Last night the five of us went out to dinner. We walked down to the Caribbean Sea to a restaurant we had passed on Saturday. Sarah, Kristin and I tried a mystery item on the menu: “mofongo.” The best I can describe it is that it was kind of like stuffing, with meat and gravy on top. The stuffing included plantains, yucca (maybe), and something like pork rinds. It was pretty good, but in general, I wish Dominican food were spicier.
|Mofongo y un Presidente|
I’m getting increasingly comfortable listening to Spanish in conversation, but I have a long way to go, and it also depends on who’s talking. Padre Servio is especially good at speaking slowly and clearly, so when I sit in on his classes, I can be pretty sure I’ll understand a good chunk of what’s going on. This morning he taught a class on hermeneutics. We looked at several Bible passages and discussed them from a theological perspective.
|Vanel causing me to pull up my old Church History|
notes on Erasmus of Rotterdam
In the next class, on Christian education, student Vanel took the floor to present his research on the history of the church in the medieval and early Renaissance eras. The assignment was that he was learning how to do Christian education by taking the role of the teacher.
My Spanish assignment for tomorrow is to interview somebody by asking five questions, and then record the answers—all in Spanish. I’m going to ask one of the Dominican seminarians to be interviewed, and maybe eventually I’ll interview all of them for the sake of my learning. These are my five questions:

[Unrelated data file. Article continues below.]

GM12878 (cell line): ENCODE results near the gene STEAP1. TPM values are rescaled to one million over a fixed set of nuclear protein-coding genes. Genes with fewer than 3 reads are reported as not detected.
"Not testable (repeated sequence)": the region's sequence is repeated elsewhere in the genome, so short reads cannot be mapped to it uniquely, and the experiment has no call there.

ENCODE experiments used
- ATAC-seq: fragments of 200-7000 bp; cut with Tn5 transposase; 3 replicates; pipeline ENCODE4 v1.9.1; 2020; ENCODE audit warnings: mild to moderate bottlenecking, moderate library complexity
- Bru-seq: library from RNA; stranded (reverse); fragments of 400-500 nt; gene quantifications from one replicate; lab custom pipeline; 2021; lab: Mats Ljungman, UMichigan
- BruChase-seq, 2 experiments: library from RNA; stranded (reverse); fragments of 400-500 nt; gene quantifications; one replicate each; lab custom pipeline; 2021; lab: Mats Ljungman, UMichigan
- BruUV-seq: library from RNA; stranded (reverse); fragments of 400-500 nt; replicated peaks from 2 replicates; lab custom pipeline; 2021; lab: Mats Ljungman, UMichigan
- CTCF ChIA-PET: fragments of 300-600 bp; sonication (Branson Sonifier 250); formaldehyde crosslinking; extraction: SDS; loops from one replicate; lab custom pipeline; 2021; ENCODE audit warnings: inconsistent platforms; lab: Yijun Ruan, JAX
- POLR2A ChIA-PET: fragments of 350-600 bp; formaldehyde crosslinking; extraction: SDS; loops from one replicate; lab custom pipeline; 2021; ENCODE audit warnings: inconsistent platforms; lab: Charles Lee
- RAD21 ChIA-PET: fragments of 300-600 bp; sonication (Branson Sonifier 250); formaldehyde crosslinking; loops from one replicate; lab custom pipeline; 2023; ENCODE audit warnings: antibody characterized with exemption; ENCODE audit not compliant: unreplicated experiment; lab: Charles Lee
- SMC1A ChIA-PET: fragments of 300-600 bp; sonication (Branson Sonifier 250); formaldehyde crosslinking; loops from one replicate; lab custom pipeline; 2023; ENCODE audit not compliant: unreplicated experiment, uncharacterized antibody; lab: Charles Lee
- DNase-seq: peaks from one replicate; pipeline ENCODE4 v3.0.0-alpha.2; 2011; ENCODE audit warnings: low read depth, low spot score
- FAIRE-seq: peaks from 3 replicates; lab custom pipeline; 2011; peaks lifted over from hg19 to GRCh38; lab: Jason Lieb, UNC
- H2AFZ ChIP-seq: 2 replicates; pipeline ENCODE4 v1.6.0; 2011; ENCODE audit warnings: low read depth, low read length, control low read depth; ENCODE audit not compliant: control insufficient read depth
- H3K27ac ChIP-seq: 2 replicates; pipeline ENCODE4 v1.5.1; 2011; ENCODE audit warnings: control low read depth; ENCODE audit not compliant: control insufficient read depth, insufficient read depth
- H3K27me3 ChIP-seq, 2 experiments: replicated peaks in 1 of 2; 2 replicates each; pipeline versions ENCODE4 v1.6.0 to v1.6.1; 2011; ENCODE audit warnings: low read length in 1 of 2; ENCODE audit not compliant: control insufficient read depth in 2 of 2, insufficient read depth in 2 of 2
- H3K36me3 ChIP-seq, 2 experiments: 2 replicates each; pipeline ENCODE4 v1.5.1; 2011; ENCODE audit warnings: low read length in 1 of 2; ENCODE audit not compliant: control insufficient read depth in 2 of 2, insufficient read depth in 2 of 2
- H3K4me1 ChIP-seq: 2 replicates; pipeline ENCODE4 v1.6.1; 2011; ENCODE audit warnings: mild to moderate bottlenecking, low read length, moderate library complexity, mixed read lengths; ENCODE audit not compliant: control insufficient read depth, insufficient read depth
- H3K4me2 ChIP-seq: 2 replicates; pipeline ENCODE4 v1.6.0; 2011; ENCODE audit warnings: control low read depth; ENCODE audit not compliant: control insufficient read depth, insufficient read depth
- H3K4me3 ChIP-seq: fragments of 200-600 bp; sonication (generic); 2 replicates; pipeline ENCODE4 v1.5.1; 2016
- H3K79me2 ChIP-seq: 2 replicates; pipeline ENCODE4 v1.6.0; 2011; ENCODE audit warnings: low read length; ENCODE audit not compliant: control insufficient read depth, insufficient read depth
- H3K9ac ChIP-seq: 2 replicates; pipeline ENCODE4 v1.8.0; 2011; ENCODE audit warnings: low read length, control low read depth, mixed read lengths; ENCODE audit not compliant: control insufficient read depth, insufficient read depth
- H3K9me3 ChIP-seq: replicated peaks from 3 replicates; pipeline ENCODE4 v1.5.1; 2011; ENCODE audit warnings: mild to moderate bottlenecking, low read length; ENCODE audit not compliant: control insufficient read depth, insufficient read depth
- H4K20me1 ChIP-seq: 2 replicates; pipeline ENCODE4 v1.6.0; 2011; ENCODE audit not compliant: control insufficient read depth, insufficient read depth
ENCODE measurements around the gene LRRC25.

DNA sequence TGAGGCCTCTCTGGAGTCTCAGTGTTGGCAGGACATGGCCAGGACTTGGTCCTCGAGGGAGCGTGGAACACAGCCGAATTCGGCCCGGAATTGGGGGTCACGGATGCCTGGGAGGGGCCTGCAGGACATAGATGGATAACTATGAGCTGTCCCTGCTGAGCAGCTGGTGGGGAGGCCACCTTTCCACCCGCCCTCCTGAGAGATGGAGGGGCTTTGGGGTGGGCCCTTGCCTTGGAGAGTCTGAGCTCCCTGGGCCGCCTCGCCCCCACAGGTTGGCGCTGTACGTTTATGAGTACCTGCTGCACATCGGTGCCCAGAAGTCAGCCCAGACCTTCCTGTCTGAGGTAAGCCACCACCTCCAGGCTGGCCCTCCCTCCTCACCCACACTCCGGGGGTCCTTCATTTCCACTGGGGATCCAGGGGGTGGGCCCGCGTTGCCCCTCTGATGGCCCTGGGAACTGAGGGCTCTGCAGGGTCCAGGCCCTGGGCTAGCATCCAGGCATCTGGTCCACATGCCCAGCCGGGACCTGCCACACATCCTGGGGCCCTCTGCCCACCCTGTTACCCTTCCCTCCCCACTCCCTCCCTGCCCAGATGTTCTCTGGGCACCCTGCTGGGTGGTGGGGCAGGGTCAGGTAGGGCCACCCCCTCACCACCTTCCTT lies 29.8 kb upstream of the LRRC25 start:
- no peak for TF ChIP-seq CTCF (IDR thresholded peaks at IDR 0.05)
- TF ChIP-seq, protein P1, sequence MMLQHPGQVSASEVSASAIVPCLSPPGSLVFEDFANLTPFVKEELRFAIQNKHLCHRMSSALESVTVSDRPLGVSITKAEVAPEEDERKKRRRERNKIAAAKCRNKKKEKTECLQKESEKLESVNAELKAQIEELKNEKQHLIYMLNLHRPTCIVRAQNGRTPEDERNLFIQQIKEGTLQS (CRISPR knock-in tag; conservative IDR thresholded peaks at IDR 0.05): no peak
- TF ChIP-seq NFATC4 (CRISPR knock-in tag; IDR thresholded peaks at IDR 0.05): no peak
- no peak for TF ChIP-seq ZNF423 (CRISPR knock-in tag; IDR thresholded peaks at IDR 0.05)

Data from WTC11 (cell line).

1) ¿Qué es tu cosa favorite de tu tiempo en el seminario?
2) ¿Qué es una cosa que piensas que debemos hacer diferente en el seminario?
4) ¿Qué, con respect de ser un sacerdote, te asusta más?
5) ¿Cual es la cosa major que Dios ha hecho para ti?
All you readers get bonus points if you can translate these! Or just copy them into Google Translate, which may not be perfectly accurate, but sure is handy.
Today Charlie took us back to the cathedral, which Catherine had not seen yet, and this time we paid 70 pesos ($1.75) to go inside and explore. The cathedral was built very gradually, but it does go all the way back to Christopher Columbus’s time.
And tonight we took the Dominican seminarians out to eat. We had a fabulous dinner. I understood some of the conversation, didn't understand other parts, sometimes asked for help, and sometimes just enjoyed the general atmosphere of seminarians from two very different worlds becoming friends. Much laughter was shared!
|Kristin rolling her eyes at something Luis said|